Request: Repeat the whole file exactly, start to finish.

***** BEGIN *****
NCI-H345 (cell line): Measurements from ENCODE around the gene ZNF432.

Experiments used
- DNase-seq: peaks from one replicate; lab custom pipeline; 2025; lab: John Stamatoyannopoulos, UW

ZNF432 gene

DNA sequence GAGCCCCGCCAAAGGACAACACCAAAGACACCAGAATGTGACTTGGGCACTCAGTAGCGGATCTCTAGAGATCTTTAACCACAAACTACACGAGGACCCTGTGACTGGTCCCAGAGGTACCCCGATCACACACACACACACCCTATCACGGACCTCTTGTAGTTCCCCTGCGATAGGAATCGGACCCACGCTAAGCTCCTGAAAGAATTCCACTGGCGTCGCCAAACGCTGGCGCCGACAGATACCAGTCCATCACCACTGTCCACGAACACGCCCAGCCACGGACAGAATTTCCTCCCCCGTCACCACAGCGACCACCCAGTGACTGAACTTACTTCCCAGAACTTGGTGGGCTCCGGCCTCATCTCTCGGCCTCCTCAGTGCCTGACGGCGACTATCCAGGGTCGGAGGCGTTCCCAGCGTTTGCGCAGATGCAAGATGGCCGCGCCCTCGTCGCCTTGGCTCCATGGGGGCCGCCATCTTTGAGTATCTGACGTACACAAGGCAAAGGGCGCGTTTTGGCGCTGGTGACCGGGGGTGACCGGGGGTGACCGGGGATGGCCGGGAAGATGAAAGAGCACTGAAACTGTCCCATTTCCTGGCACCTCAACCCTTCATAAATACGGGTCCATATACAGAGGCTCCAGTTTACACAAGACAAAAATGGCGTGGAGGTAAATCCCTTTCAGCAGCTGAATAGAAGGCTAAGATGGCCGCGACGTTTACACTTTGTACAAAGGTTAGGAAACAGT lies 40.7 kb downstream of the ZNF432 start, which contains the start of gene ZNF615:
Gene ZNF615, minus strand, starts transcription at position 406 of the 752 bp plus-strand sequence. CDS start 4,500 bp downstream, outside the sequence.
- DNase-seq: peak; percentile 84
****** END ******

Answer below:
NCI-H345 (cell line): Measurements from ENCODE around the gene ZNF432.

Experiments used
- DNase-seq: peaks from one replicate; lab custom pipeline; 2025; lab: John Stamatoyannopoulos, UW

ZNF432 gene

DNA sequence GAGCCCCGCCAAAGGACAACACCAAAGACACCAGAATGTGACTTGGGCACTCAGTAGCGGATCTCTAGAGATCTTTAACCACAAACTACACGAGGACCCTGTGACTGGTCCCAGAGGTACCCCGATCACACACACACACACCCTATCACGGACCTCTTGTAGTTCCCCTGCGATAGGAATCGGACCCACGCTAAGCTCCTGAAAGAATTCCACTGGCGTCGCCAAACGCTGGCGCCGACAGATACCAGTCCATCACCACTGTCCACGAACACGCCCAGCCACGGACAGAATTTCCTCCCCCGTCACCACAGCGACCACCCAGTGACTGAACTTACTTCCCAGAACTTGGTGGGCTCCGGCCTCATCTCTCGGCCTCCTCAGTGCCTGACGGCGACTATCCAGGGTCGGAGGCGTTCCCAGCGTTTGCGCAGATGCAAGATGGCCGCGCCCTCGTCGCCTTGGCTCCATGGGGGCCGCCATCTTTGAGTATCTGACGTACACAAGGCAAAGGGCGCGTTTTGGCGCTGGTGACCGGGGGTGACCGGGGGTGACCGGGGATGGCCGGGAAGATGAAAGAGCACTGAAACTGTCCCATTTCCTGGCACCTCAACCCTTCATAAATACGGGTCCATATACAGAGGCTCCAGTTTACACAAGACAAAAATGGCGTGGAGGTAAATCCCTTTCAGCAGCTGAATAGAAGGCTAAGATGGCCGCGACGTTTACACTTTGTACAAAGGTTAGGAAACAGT lies 40.7 kb downstream of the ZNF432 start, which contains the start of gene ZNF615:
Gene ZNF615, minus strand, starts transcription at position 406 of the 752 bp plus-strand sequence. CDS start 4,500 bp downstream, outside the sequence.
- DNase-seq: peak; percentile 84